Many vision problems in children, such as dyslexia, convergence insufficiency or anomalies in fixation, saccades or pursuit eye movement, such as amblyopia/lazy eye can’t be detected by way of reading an eye chart. Of course, some such as strabismus/cross eyed have outward signs, such as one eye pointing in the wrong direction.
Of course, for all the vision problems that aren’t found in a doctor’s office, it can be easy to think that the child has attention deficit disorder or just hates reading. So, a comprehensive eye exam should be done before any learning disability screenings are done. Many children have been misdiagnosed with attention deficit disorder, when they really had a visual problem and were prescribed medications such as Ritalin or Adderall. While these medications work to increase focus and concentration, the side effects include sleep disruptions, nausea, loss or increase of appetite, mood swings, depression.
Once a correct diagnosis is made, vision therapy will be done and this involves weekly in-office and home exercises to retrain the visual system to both work better and relieve symptoms. It involves the use of lenses, prisms, eye patches and other instruments to teach better control of eye focusing and coordination. Vision therapy is a big help when a child presents with convergence insufficiency. In fact, results from studies from the Convergence Insufficiency Treatment Trial (CITT) Investigator Group showed that in-office therapy plus home reinforcement showed a 73 percent reduction in symptoms.
As for ways to treat amblyopia or lazy eye, in the past it included patching the good eye so that the vision in the eye that has amblyopia improves. The idea behind patching is that it forces the weaker eye to work harder so that vision will improve. While vision does improve with patching, it can be temporary once the patching regiment is done. Now research has shown that patching isn’t the best to treat amblyopia. Binocular vision therapy can be used to improve the vision of those with amblyopia.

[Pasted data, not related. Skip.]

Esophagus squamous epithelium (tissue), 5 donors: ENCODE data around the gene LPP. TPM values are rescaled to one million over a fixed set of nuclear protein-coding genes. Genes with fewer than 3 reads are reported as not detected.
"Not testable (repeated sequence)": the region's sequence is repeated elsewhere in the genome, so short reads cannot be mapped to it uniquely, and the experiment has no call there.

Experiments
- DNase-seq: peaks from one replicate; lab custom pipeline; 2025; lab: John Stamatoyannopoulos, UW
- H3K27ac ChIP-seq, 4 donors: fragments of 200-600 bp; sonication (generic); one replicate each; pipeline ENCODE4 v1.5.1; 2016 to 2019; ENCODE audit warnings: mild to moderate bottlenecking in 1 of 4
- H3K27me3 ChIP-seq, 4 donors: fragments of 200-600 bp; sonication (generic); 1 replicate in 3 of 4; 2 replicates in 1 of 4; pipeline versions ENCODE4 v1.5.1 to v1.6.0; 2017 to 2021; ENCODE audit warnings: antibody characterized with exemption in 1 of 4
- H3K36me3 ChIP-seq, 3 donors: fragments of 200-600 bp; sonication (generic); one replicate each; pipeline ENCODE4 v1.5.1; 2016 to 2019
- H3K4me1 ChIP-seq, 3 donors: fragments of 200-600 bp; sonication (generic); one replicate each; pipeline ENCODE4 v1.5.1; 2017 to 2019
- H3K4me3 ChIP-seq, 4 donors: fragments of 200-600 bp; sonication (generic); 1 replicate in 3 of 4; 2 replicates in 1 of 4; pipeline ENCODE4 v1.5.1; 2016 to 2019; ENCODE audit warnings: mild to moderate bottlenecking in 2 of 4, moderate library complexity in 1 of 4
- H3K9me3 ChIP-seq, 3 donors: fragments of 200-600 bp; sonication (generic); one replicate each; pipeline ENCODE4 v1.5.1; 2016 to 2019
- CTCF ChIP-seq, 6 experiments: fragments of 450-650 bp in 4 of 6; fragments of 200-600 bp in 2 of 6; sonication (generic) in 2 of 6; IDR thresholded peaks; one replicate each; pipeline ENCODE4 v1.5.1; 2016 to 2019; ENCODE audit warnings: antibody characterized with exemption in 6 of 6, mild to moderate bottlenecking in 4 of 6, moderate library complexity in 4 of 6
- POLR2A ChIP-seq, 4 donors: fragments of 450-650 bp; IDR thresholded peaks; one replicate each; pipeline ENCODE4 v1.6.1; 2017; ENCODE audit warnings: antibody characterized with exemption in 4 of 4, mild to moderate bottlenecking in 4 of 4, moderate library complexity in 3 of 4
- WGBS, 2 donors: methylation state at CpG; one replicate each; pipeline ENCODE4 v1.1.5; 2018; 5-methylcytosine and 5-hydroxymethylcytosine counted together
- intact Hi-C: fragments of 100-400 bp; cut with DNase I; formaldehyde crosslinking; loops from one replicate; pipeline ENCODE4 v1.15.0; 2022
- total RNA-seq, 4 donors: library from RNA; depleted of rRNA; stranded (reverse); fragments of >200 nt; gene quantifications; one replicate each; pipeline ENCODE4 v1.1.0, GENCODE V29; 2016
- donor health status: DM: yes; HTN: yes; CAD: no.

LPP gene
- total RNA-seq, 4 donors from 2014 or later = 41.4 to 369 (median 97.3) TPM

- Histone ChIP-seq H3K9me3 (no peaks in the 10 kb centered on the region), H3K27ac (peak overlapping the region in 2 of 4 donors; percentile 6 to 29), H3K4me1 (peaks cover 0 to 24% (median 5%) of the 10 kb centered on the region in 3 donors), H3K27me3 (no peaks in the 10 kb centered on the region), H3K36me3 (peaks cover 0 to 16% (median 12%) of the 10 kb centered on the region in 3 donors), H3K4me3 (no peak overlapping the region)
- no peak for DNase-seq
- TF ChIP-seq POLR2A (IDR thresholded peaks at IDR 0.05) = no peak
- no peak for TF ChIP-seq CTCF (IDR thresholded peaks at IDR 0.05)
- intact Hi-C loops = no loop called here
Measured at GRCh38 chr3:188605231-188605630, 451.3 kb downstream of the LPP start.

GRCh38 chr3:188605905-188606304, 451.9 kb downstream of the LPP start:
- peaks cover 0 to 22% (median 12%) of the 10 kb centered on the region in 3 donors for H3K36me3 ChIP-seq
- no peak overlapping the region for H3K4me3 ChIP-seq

Binocular vision therapy involves the viewing two identical images, similar to an old-fashioned stereoscope. Yet unlike a stereoscope, certain aspects of the images are either diminished or enhanced and the images are moving like a movie or cartoon. It works by targeting the development and strengthening the connections between the eyes and the brain so that both eyes work together for more comfortable vision. What makes binocular vision therapy so great is that it can be utilized on adults who have amblyopia. It was once thought that adults with amblyopia wouldn’t reap any benefits with binocular vision therapy. Studies have shown that it can help amblyopic adults with contrast sensitivity and depth perception.
When it comes to strabismus or cross eye, therapies for that also include eyeglasses, prism lenses, surgery and vision therapy. One novel, yet promising therapy is virtual reality. A patient wears a headset that has small video screens that present a virtual world. Sensors keep track of every movement so when the head changes position, the virtual display reacts accordingly. The scene being viewed is split into two images, one for the strong eye and one for the weak eye. The images are tweaked over the course of the therapy in order for the eyes to learn to work together and to eventually give the person three-dimensional vision.
One person who used virtual reality to correct strabismus is Betsy Yaros, an artist who was born prematurely and had surgery to correct strabismus. That surgery lead to other vision problems. When she read books, she would get headaches. She couldn’t drive because she couldn’t focus straight ahead. She did virtual reality therapy and within weeks she was able to see in three dimensions, something she was not able to do previously. In fact, one day she went for a walk and was startled by shrub. Before virtual reality therapy, she never noticed the details on shrubs and at first it looked like it was going to attack her. Of course, it didn’t.
Surgery and patches aren’t the only options when it comes to correcting visual problems. As more is learned about the vision, new ways of vision treating disorder are developed. Children and many times adults can reap the rewards that come with better vision.